So if the USO does turn out to be a 10 Mbps minimum with an escalation to 30 Mbps once superfast take-up reaches 75% or higher when will that be? Well superfast take-up at end of 2015 was reported at 50% by Ofcom and 54% at the end of 2016, which is inline with the relevant figures from providers financial reports, and that means an estimate of 59% based on observations from March 2017 speed test results is within the ballpark. If (and it is a big if) demand for superfast continues to grow at the same pace as indicated by the last full quarters financial results we are looking at a growth of 2.4 million premises or around 8 percent points a year. Therefore the trigger may fire in 2021, but 2022 looks more likely. Of course take-up may level off, or it might increase, forecasting demand is a difficult business, changes such as Ofcom slashing the price of the GEA-FTTC 40/10 service might boost demand, but that change is not certain and the full saving may not make it to the retail market.
Members of Parliament did respond to Matt Hancock questioning the level of ambition especially when there is a greater ambition to deliver full fibre, but as we mentioned back in 2016 there was always a risk with all the talk of full fibre that until one actually sees delivery it is all just political rhetoric. Our earlier paragraph on take-up hopefully does illustrate once MP who may have sourced some wrong figures in their response.
"Let us look at what will happen with the Government’s offer here and at the trigger mechanism of a 75% subscription rate. In 2016, only 31% of people were getting 30 megabits; in 2015, it was only 27%. How long is a constituent in England, Wales or Northern Ireland going to have to wait before the USO catches up and gets to 75%? The USO could be either a really ambitious measure to close the digital divide or simply a safety net, and it is quite clearly the latter, which is fine—as long as it is clearly articulated as such—because other things can be done."Extract of Calum Kerr (Berwickshire, Roxburgh and Selkirk) (SNP) talking in Digital Economy Debate
Correction 10am 27th April Due to a human error and missing the section title in the Ofcom Connected Nation Report the author was reading take-up of over 10 Mbps broadband, rather than 30 Mbps and higher, we apologise for any confusion. Ofcom Connected Nation report does state 31% for 2016 and 27% for 2015. Which if correct and take-up remains linear at 4 percentage points per year would mean 75% reached in 2028! 31% take-up at the end of 2016 seems low, when there were 7.2 Openreach GEA live services and 4.8 million Virgin Media cable and another probably 300,000 with other superfast (mostly ultrafast too) services. Applying a 5% allowance on the GEA numbers to remove those not likely to be superfast you get a total of 11.9 million superfast premises, which is 42% of 28 million UK premises, or you could say 44% of the 92% of UK premises currently with access to a superfast broadband option. Another way of expressing the figure is that Ofcom reports broadband take-up is running at 78% of UK premises, which is around 22 million and thus superfast take-up is running at 54% (this last figure is the closest to what we observe in terms of take-up of superfast services in our speed test round-ups). Ofcom elsewhere in the Connected Nations 2016 report (page 5) does indicate that its figure for the number of superfast was 9 million, which is substantially different to the 12 million indicated by financial reports by the operators at the end of 2016, what we don't know exactly is what date the nine million applies to. Nine million take-up and the 31% figure gives a UK premises total of 29 million and thus if no changes to the way Ofcom reports take-up means effectively everyone who has broadband now would have to upgrade to superfast broadband, and given the performance issues around VDSL2 unless broadband take-up increases significantly 75% superfast take-up is almost impossible.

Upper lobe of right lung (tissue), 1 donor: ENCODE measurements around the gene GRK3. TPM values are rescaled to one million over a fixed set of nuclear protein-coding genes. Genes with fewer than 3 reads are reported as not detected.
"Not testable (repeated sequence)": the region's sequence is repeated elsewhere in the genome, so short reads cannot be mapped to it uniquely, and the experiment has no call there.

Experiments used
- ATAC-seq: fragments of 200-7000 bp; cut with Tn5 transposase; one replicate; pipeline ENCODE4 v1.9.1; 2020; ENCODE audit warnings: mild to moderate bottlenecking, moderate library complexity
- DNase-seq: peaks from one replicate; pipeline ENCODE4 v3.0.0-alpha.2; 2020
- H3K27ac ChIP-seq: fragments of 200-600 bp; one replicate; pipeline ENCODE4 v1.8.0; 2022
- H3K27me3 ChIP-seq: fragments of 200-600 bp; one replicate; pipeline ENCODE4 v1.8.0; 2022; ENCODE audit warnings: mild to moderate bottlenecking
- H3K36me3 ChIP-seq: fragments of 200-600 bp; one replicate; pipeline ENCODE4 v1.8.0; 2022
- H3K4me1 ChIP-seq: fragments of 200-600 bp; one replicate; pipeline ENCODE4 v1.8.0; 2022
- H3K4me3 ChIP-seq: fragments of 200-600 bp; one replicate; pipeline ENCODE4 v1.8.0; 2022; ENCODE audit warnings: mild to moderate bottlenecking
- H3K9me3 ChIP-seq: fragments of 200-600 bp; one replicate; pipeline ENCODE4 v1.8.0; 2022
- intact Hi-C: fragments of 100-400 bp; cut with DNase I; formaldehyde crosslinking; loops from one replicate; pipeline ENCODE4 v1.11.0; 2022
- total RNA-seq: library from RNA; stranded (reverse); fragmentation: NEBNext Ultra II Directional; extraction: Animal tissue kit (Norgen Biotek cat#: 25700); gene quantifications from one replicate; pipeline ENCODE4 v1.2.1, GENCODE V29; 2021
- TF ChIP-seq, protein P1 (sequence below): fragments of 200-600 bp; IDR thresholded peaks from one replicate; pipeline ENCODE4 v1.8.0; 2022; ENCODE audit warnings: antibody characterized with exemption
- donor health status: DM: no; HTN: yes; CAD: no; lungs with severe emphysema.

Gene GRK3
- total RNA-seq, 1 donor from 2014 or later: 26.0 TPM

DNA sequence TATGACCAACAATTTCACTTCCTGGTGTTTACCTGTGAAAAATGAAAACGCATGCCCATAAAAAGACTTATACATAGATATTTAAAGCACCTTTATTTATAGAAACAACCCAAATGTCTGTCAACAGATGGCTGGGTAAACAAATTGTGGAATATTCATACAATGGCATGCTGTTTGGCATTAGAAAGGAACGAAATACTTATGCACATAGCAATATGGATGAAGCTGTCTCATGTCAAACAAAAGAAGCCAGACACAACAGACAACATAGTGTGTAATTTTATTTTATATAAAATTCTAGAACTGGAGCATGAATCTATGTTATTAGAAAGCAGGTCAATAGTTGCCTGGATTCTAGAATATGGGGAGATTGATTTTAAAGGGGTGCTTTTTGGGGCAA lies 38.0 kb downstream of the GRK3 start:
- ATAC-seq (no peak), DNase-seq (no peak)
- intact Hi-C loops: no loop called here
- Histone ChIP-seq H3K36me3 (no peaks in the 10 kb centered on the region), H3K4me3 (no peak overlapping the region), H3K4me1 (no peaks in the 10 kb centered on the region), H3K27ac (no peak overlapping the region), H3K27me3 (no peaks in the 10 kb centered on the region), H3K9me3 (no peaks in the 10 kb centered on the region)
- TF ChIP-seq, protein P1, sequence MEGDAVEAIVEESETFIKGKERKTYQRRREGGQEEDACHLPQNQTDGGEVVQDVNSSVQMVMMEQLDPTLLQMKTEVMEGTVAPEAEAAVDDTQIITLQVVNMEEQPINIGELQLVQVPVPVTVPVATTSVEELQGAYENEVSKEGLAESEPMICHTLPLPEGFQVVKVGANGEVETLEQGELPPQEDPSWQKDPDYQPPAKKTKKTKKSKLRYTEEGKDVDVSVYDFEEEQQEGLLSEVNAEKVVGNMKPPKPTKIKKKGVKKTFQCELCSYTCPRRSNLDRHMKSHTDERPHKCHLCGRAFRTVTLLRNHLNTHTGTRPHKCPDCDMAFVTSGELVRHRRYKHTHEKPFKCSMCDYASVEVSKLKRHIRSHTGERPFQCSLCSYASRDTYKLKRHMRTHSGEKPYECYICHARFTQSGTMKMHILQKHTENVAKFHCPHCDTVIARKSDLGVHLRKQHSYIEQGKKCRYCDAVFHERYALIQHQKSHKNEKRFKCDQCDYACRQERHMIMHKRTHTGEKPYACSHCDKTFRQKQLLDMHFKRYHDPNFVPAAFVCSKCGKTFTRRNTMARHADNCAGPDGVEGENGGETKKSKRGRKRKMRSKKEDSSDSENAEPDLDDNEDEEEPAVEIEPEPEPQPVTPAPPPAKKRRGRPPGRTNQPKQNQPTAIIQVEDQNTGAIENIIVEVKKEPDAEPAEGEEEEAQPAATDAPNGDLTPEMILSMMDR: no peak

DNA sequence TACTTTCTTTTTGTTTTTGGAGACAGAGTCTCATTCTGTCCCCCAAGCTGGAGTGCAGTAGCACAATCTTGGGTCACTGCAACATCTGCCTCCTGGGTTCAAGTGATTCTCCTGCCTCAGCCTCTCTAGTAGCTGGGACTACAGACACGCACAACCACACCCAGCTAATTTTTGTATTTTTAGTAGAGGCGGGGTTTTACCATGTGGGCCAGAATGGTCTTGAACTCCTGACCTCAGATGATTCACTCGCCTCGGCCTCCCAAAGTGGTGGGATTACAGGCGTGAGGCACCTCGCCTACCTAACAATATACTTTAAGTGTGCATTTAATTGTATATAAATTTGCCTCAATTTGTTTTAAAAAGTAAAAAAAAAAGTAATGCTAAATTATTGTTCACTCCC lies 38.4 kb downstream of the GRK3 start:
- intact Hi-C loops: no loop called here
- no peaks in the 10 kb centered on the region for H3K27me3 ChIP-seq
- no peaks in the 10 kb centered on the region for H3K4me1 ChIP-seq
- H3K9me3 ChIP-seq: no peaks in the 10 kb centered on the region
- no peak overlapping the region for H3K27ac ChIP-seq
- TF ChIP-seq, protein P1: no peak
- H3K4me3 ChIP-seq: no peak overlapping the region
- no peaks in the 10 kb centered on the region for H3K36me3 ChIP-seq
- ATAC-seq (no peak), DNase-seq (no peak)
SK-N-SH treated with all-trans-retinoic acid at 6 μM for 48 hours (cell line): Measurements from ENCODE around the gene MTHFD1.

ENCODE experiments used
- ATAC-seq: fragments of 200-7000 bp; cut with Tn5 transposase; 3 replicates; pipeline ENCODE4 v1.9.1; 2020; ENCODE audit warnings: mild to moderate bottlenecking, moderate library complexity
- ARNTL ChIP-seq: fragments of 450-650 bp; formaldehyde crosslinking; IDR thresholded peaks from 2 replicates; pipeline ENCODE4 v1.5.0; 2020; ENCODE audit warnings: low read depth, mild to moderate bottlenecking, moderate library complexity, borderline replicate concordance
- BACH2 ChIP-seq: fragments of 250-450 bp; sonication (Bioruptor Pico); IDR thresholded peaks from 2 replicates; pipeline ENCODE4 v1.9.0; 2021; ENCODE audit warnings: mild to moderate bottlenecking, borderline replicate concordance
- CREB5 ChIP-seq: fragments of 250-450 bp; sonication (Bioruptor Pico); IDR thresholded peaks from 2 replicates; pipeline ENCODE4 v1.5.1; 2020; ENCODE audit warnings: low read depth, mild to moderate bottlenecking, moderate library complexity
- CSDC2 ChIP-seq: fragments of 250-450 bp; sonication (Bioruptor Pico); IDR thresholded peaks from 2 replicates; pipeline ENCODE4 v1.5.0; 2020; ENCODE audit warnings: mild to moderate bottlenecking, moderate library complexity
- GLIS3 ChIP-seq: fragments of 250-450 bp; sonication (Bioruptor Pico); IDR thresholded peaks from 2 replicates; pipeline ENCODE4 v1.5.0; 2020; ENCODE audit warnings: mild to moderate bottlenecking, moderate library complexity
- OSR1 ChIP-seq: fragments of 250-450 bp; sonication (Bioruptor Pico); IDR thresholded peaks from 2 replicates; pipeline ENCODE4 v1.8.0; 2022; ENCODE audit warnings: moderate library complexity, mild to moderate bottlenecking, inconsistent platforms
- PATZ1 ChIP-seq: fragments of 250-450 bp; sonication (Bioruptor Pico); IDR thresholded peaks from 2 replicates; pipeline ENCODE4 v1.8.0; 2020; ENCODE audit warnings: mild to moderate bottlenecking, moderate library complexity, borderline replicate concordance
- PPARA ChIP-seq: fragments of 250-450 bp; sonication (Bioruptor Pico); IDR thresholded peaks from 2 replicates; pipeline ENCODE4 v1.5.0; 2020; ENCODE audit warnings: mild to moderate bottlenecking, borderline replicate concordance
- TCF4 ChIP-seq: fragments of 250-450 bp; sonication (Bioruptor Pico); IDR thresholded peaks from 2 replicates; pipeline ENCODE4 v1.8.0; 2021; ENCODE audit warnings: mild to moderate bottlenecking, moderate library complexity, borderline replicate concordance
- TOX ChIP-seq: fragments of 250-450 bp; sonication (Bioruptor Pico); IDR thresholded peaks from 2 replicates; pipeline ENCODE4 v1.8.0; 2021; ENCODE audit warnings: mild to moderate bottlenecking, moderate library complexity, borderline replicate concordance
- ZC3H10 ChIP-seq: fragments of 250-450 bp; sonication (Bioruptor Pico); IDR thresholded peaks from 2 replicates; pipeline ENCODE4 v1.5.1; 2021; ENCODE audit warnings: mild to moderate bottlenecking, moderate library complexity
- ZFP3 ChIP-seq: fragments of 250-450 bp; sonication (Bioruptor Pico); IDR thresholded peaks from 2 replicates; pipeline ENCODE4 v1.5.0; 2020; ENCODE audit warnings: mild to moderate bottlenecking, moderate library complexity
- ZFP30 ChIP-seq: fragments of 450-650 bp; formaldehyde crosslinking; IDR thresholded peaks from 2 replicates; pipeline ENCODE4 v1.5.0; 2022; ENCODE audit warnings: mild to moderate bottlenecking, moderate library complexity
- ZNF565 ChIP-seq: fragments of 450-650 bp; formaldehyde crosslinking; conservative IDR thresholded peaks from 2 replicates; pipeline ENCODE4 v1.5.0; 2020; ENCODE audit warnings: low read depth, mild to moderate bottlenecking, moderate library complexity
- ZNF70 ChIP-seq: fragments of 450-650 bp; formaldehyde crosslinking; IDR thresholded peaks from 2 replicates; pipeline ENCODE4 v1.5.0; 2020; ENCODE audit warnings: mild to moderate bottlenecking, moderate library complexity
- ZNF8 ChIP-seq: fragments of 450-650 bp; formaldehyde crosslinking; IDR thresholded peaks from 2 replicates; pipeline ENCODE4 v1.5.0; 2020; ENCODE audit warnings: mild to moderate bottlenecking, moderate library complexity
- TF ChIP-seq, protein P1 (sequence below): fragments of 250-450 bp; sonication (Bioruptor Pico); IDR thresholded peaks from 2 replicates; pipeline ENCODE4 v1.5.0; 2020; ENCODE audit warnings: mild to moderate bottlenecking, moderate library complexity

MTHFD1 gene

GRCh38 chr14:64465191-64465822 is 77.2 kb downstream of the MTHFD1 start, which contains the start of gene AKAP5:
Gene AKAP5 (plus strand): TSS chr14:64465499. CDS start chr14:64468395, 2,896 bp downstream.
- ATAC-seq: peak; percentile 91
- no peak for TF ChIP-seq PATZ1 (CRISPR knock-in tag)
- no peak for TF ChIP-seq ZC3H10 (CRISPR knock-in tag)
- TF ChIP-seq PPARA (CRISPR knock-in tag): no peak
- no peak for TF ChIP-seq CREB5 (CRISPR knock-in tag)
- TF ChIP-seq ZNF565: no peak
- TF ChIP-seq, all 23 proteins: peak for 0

The bit that no-one wants to talk about is who and what technology will actually deliver the Universal Service Obligation, and at what price point for delivery will who ever is charged with the USO be able to opt out of using a gold standard service but deliver it using just satellite broadband. Long Reach VDSL is touted as a solution and if ADSL/ADSL2+ frequencies can be recovered with additional infill cabinets this is a possibility, but that seems to presume Openreach taking the USO mantle and they might be very busy concentrating on duct and pole access for millions of premises getting full fibre rolled out to them by numerous other operators once we are into 2019 and onwards.